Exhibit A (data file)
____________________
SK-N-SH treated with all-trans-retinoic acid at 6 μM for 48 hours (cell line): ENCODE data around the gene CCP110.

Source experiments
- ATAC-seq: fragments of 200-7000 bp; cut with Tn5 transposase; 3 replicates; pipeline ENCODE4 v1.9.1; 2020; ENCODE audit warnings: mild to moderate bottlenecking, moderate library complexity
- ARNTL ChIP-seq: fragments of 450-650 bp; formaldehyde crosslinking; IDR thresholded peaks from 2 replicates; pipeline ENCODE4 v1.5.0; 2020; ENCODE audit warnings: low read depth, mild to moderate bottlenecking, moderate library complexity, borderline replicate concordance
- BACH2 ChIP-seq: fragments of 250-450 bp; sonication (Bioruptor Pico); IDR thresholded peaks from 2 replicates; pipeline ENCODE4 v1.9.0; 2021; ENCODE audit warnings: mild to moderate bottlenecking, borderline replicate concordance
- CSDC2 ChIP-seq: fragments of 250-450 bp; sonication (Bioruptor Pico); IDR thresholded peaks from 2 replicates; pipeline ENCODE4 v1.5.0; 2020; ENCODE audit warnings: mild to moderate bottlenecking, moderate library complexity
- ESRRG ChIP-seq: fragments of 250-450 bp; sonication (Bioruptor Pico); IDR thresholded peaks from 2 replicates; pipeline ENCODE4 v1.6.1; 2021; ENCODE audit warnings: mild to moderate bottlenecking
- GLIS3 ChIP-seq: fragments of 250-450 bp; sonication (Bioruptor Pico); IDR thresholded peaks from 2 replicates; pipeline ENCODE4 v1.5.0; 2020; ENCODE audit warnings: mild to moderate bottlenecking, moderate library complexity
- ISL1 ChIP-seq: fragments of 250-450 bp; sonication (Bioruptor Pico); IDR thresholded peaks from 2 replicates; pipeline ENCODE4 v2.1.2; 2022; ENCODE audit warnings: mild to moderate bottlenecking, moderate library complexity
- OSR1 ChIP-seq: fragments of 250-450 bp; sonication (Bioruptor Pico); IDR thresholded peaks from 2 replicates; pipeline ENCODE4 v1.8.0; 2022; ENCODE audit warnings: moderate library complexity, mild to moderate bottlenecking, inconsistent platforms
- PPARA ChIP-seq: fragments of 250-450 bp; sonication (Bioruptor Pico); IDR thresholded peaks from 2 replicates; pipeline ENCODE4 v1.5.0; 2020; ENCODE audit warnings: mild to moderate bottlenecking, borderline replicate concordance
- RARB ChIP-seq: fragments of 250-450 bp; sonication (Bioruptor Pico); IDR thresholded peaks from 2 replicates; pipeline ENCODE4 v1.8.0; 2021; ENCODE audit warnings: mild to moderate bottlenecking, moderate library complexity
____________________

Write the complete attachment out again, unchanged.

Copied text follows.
SK-N-SH treated with all-trans-retinoic acid at 6 μM for 48 hours (cell line): ENCODE data around the gene CCP110.

Source experiments
- ATAC-seq: fragments of 200-7000 bp; cut with Tn5 transposase; 3 replicates; pipeline ENCODE4 v1.9.1; 2020; ENCODE audit warnings: mild to moderate bottlenecking, moderate library complexity
- ARNTL ChIP-seq: fragments of 450-650 bp; formaldehyde crosslinking; IDR thresholded peaks from 2 replicates; pipeline ENCODE4 v1.5.0; 2020; ENCODE audit warnings: low read depth, mild to moderate bottlenecking, moderate library complexity, borderline replicate concordance
- BACH2 ChIP-seq: fragments of 250-450 bp; sonication (Bioruptor Pico); IDR thresholded peaks from 2 replicates; pipeline ENCODE4 v1.9.0; 2021; ENCODE audit warnings: mild to moderate bottlenecking, borderline replicate concordance
- CSDC2 ChIP-seq: fragments of 250-450 bp; sonication (Bioruptor Pico); IDR thresholded peaks from 2 replicates; pipeline ENCODE4 v1.5.0; 2020; ENCODE audit warnings: mild to moderate bottlenecking, moderate library complexity
- ESRRG ChIP-seq: fragments of 250-450 bp; sonication (Bioruptor Pico); IDR thresholded peaks from 2 replicates; pipeline ENCODE4 v1.6.1; 2021; ENCODE audit warnings: mild to moderate bottlenecking
- GLIS3 ChIP-seq: fragments of 250-450 bp; sonication (Bioruptor Pico); IDR thresholded peaks from 2 replicates; pipeline ENCODE4 v1.5.0; 2020; ENCODE audit warnings: mild to moderate bottlenecking, moderate library complexity
- ISL1 ChIP-seq: fragments of 250-450 bp; sonication (Bioruptor Pico); IDR thresholded peaks from 2 replicates; pipeline ENCODE4 v2.1.2; 2022; ENCODE audit warnings: mild to moderate bottlenecking, moderate library complexity
- OSR1 ChIP-seq: fragments of 250-450 bp; sonication (Bioruptor Pico); IDR thresholded peaks from 2 replicates; pipeline ENCODE4 v1.8.0; 2022; ENCODE audit warnings: moderate library complexity, mild to moderate bottlenecking, inconsistent platforms
- PPARA ChIP-seq: fragments of 250-450 bp; sonication (Bioruptor Pico); IDR thresholded peaks from 2 replicates; pipeline ENCODE4 v1.5.0; 2020; ENCODE audit warnings: mild to moderate bottlenecking, borderline replicate concordance
- RARB ChIP-seq: fragments of 250-450 bp; sonication (Bioruptor Pico); IDR thresholded peaks from 2 replicates; pipeline ENCODE4 v1.8.0; 2021; ENCODE audit warnings: mild to moderate bottlenecking, moderate library complexity